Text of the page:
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Trout Lake, a scenic residential lake, is located within the Adirondacks tourism region of New York and a mere 20 miles from Lake George, "Queen of American Lakes." One of 20 lakes found in Warren County, Trout Lake falls within the town of Bolton and the hamlet of Bolton Landing. Trout Lake is approximately 1.5 miles long and a half-mile wide at the widest points of its crescent shape. This natural glacial lake has an outflow at its northeast end, where water flows into Huddle Brook and on to Huddle Bay in Lake George.
No public property exists on 254-acre Trout Lake and water access is controlled by the lake association. Near Huddle Brook, at the northeast end of the lake, a footpath provides limited public access to the inviting lakeshore. Use of Trout Lake's beach is limited to beach association members. To preserve tranquility for residents, the lake association has banned personal water craft and limited the size of a boat's horsepower. With an average depth of 20 feet and maximum depth of 70 feet, the surrounding steep hills reduce the size of the watershed, keeping water quality high. For those who wish to fish the peaceful waters, fish species include largemouth bass, smallmouth bass, yellow perch, brown bullhead, lake trout, splake, chain pickerel, pumpkinseed, rainbow smelt and rainbow trout.
If small-lake fishing is your preference, numerous lakes are scattered throughout the Adirondacks. Near Trout Lake, and within Warren County, additional fishing and camping sites include 1,357-acre Brant Lake near the community of Horicon, 434-acre Friends Lake, 581-acre Loon Lake near Chester, and 335-acre Thirteenth Lake near Johnsburg.
For those living on and around Trout Lake, there is no better place than Lake George for water sports of all kinds. Bolton Landing, a small hamlet in the town of Bolton, offers two sandy beaches along Lake George's shoreline. Found near the intersection of Main Street and Lakeshore Drive, Rogers Memorial Park and Veteran's Memorial Park Beach are free to the public, but do charge for parking. Designed for a perfect family outing, the parks feature picnic grounds, tennis courts, boat launches, boat docking, summer concerts and firework displays.
Bolton Landing is also known as the "Gateway to the Islands." Within easy driving distance of Trout Lake, numerous marinas will provide the perfect craft for visitors to explore the 300 islands on Lake George. Campers may enjoy lake trout, land-locked salmon and bass fishing in and around any of the 387 campsites or 116 day-use and picnic sites.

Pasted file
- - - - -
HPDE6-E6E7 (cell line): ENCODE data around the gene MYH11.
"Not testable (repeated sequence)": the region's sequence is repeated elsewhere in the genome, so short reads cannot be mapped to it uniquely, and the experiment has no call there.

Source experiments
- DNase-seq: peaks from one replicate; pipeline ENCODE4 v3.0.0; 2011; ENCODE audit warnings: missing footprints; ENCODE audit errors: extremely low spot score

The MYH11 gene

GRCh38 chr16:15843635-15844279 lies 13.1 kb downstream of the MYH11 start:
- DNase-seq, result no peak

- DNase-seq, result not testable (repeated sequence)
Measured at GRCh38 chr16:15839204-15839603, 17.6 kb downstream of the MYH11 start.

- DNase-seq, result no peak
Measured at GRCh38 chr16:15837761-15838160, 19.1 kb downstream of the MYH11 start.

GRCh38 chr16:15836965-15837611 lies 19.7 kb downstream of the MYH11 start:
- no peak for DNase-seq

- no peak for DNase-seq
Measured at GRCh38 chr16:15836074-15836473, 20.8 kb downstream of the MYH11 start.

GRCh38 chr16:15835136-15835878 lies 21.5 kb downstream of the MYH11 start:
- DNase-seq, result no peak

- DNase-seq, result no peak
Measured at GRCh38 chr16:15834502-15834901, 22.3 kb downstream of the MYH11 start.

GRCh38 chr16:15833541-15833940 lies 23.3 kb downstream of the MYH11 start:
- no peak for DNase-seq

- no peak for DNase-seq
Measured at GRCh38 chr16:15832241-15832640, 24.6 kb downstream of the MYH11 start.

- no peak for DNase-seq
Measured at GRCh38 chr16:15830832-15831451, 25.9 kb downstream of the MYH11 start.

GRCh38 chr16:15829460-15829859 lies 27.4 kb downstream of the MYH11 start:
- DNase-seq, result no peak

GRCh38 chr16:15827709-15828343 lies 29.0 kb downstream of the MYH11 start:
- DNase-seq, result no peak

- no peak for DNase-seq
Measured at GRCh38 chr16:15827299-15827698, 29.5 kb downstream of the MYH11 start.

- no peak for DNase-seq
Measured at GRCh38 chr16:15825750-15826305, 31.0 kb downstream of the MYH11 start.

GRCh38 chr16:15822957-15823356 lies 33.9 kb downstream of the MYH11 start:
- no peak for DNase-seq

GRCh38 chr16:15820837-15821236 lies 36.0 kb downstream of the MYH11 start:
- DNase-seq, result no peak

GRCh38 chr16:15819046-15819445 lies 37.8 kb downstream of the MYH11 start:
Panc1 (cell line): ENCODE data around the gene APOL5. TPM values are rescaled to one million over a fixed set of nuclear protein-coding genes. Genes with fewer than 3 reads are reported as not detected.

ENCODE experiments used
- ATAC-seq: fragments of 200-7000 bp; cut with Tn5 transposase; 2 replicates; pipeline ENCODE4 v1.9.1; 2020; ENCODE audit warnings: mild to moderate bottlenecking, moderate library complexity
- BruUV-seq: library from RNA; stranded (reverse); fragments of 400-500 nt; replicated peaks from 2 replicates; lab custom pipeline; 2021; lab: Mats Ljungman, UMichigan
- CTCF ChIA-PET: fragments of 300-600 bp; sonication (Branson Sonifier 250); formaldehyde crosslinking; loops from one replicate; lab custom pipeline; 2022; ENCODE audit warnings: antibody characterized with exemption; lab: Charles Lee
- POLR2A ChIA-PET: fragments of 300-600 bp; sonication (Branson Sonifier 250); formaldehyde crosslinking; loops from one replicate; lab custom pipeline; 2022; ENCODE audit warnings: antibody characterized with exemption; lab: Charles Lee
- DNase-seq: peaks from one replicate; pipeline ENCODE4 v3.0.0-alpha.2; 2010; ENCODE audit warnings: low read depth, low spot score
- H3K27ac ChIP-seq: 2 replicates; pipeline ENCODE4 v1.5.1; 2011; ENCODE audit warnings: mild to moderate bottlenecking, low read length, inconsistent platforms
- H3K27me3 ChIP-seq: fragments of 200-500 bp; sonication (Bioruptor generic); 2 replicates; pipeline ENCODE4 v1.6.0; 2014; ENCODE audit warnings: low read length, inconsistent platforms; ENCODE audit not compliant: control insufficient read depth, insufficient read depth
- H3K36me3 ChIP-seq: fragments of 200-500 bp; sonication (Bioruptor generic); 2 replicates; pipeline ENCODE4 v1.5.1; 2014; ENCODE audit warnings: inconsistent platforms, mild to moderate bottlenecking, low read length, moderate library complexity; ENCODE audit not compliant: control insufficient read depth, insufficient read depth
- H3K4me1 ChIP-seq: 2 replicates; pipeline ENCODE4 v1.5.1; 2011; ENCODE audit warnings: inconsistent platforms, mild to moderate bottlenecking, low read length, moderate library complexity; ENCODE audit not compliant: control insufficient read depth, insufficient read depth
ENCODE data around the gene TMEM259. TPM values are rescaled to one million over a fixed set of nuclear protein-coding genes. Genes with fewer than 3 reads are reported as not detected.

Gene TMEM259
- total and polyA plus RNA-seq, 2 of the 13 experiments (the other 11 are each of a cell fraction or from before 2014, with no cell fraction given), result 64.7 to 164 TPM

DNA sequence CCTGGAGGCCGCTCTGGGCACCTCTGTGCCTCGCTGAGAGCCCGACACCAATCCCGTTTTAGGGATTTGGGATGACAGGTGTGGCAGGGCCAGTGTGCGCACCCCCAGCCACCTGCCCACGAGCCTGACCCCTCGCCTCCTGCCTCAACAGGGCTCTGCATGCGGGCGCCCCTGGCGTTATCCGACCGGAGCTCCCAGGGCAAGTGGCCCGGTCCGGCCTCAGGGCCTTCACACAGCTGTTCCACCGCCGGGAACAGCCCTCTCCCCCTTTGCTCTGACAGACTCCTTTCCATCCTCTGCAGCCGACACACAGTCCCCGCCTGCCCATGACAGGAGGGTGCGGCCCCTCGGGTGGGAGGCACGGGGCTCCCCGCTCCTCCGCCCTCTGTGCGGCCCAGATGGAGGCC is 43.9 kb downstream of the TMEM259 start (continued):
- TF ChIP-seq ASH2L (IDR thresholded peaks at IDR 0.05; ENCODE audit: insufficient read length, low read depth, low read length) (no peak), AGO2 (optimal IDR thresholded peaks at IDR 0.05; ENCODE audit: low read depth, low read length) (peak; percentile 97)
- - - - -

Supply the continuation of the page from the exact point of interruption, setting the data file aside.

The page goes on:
A five-minute drive from Trout Lake, Cat and Thomas Mountains Preserve holds seven miles of hiking trails within "one of the largest, intact, ecologically significant landscapes remaining on Lake George." Three additional preserves protected by Lake George Land Conservancy are available along 48,500 feet of shoreline and 12,530 acres of land.
Tongue Mountain Range lies on a peninsula 10 miles north of Bolton and Trout Lake. In any season, 18 miles of hiking and skiing trails lead to spectacular views of Lake George and surrounding mountains. The mountains are open to wilderness camping with reminders to always take precautions for changing weather conditions and timber rattlesnakes.
Ten miles south of Trout Lake is the charming village of Lake George. In addition to shopping, golfing, biking, horseback riding and parasailing, visitors have the opportunity to observe living history demonstrations at Fort William Henry Museum, a replica of the fort held by the British during the French and Indian War (1754-1763). Located at the western edge of Lake George Village, 2,030-foot Prospect Mountain holds a popular hiking and picnic trail. At the end of the trail is a spectacular view that captures the entirety of Lake George. After viewing the lake from a mountain top, you can return to the village, where steamboat cruises offer a variety of leisurely lake tours.
Equal to the tranquil water of Trout Lake and overwhelming beauty of Lake George are wooded hills and mountains of Adirondacks Park. Encompassing almost six million acres, the land is protected by New York state to be "forever wild." Opportunities to experience Mother Nature in all her glory are endless. Hundreds of park campgrounds, cabins and shelters, both public and private, offer a range of accommodations from rustic to modern amenities. Over 2,000 miles of marked hiking trails provide access to the mountains with trails available for every ability. Throughout the seasons you will find opportunities for whitewater rafting, bicycling, fishing, ice fishing, skiing, snowshoeing or wildlife watching. All of this, and more, awaits the fortunate residents of Trout Lake.
Four hours north of New York City and three hours south of Montreal, Trout Lake offers visitors an opportunity to live the Adirondacks experience. Real estate properties and vacation rentals along secluded Trout Lake provide a welcome sight after a day of hiking, sailing or shopping. From an exclusive hillside home, you can put up your feet, sip a glass of wine and delight in the tranquil view of Trout Lake where "forever wild" is on display.
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